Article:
The Fruit of Downtown
Mayo-dipped elotes, bacon-wrapped hot dogs, al pastor tacos, fresh blue corn quesadillas — just a few of the drool-worthy and cheap street meals you can grab at nameless steel carts all over town. Any native or longtime Angeleno knows these carts have been dominating and influencing the food fabric of LA long before any food trucks pulled up to the scene.
These flavor-packed, quick bites recalibrate people’s palates, introducing them to how good food can be with very little fuss, very little money, and zero pretense. This is the real LA. The LA that invites you into a dubious alley, makes it feel like a home you’ve never lived in, and turns it into one you never want to leave.
But on hot sunny days — ok, almost any day in LA — your sweaty eyes will be drawn to one cart-type in particular: the ones with the colorful umbrellas that offer more than just a shady break. They represent refreshing relief with juicy stacks of chopped-up fresh fruit, ready to go home with you in a plastic bag.
“We have pineapple, we have mango, cantaloupe, watermelon, jicama, papaya, cucumber,” says Jose Luis in Spanish. He’s been slicing and dicing for three years and his fresh fruit is just the perfect canvas for the tasty toppings he has lined up, ready to sprinkle all over your fruit to elevate the flavors. Here’s just some of the topping choices you’ll have depending on what cart you happen to pull up next to: Chamoy (a Mexican sauce made from pickled fruit that’s salty, sweet, and spicy), Tajin (lemon chili salt you can put on the rim of your marg), and don’t you dare walk away without bathing your fruit with a fresh squeeze of lemon and some salt. The bags of fruit will run you anywhere from four to seven dollars, depending on the size you want.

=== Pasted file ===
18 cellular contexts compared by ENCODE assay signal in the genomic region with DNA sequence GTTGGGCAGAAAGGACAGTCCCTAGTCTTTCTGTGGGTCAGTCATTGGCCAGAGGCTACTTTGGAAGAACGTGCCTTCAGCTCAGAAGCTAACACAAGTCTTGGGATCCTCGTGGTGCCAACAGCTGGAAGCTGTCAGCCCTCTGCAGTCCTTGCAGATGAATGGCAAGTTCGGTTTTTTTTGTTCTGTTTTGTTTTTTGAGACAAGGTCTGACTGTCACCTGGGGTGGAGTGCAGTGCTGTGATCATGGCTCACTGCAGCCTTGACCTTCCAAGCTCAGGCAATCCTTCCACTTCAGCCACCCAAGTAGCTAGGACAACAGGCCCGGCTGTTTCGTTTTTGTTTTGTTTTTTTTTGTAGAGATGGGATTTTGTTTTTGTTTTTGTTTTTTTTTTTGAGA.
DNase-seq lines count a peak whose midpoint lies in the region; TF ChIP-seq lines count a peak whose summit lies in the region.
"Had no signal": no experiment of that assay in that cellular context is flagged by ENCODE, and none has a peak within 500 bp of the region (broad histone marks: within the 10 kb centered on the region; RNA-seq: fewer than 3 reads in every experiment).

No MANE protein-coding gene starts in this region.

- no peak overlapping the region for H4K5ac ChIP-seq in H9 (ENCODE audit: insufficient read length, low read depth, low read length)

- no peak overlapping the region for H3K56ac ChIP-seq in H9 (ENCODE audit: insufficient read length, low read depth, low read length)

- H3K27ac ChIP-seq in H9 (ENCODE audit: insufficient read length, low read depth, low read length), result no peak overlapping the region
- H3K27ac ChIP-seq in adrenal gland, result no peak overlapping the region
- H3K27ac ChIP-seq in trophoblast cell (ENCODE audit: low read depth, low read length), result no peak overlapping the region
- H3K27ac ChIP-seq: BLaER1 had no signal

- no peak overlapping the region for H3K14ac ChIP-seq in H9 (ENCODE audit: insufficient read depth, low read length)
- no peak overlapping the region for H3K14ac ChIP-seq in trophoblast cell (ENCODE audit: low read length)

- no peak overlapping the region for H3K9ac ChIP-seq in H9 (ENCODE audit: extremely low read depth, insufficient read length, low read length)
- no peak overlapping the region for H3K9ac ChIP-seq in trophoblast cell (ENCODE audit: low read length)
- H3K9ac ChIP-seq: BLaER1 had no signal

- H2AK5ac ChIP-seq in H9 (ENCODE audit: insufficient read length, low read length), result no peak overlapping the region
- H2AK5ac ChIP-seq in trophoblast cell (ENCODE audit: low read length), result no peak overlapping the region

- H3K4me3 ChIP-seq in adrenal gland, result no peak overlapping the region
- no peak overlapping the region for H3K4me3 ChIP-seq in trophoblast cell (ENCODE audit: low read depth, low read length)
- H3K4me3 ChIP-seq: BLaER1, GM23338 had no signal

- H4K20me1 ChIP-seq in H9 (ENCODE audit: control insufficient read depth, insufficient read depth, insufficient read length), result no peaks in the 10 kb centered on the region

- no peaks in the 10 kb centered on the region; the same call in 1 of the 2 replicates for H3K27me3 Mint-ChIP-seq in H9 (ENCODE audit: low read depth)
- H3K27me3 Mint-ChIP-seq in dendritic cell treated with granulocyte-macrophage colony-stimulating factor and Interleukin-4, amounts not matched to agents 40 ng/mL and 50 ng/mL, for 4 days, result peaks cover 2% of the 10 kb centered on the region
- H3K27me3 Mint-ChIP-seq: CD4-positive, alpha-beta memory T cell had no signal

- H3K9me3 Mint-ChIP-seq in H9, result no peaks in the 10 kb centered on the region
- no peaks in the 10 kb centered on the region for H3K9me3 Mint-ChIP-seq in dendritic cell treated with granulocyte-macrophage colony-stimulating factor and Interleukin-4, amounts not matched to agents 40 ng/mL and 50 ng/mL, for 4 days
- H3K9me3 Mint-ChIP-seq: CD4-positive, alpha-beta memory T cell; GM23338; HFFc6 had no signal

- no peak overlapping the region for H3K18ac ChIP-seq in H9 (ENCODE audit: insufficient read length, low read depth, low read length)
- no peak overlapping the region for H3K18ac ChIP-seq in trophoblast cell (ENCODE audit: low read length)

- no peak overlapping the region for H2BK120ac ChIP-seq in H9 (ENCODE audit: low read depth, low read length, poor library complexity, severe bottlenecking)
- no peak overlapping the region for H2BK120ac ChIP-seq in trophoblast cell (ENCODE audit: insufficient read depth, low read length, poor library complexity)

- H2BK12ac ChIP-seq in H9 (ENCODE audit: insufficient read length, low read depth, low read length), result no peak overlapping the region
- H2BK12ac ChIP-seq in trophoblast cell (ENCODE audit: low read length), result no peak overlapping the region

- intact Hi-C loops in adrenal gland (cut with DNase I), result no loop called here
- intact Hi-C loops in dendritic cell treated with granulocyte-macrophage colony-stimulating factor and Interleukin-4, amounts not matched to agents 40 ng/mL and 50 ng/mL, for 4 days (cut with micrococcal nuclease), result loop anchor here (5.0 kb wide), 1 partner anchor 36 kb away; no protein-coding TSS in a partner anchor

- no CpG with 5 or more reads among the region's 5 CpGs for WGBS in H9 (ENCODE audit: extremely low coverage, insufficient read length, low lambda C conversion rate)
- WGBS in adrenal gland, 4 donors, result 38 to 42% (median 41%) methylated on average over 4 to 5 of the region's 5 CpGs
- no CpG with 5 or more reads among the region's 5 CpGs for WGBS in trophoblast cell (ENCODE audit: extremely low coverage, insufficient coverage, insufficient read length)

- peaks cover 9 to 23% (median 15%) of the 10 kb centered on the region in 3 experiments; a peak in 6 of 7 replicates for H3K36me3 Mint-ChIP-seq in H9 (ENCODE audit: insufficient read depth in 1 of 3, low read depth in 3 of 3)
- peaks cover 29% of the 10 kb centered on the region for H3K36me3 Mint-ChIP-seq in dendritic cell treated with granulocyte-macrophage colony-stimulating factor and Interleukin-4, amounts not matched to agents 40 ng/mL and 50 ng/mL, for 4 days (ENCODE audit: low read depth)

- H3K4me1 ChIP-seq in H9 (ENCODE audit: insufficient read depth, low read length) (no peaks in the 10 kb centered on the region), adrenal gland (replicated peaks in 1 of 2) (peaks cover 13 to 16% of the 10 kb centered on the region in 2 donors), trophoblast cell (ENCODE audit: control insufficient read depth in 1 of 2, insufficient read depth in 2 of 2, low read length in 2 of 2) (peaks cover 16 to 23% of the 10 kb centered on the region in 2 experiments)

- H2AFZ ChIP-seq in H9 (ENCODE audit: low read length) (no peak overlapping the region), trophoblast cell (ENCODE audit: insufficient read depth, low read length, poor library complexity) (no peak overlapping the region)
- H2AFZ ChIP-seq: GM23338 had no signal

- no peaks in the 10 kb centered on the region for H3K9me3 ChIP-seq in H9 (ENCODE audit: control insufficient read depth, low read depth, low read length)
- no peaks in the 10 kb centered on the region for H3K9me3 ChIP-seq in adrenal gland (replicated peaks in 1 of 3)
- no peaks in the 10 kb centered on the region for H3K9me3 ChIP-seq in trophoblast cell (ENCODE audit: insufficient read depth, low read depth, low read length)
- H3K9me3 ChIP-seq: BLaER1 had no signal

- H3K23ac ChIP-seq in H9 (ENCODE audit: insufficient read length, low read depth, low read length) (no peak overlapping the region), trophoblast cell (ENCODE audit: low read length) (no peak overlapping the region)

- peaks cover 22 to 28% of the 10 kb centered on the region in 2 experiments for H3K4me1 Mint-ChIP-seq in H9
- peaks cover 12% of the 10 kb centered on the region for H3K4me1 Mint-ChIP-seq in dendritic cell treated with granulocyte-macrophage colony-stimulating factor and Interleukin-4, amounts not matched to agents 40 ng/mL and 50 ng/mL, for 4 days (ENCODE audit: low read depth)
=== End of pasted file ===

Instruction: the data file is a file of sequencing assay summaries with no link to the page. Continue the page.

Know that the people working these carts put in long, physically draining hours while on their feet and in the heat. Jose Luis’ day starts at 7AM as he collects and chops the fruit he’s estimated he’ll be selling for the day, loads up his cart, and makes sure to be ready to go by 10AM. He buys his fruit from the same Downtown LA marketplace most reputable restaurants source their goods. And for those doubters who steer clear of street fruit carts, Jose Luis vows: “We use gloves every time, for every order we use different gloves. We try to keep everything as clean as possible.”
But it’s important to note that this staple of LA street food isn’t what it was a decade ago — when police would regularly trash their fruit and shut them down for illegally running these carts. These days, Jose Luis says more people have the proper permits and he stresses that things have changed for the better, despite continuing debate on the legitimacy of these types of businesses. “We work without fear anymore, more security without problems from police. It’s a more pleasant experience.”
Written by Linda Hosmer
Photographed by Logan Havens
Videography by Logan Havens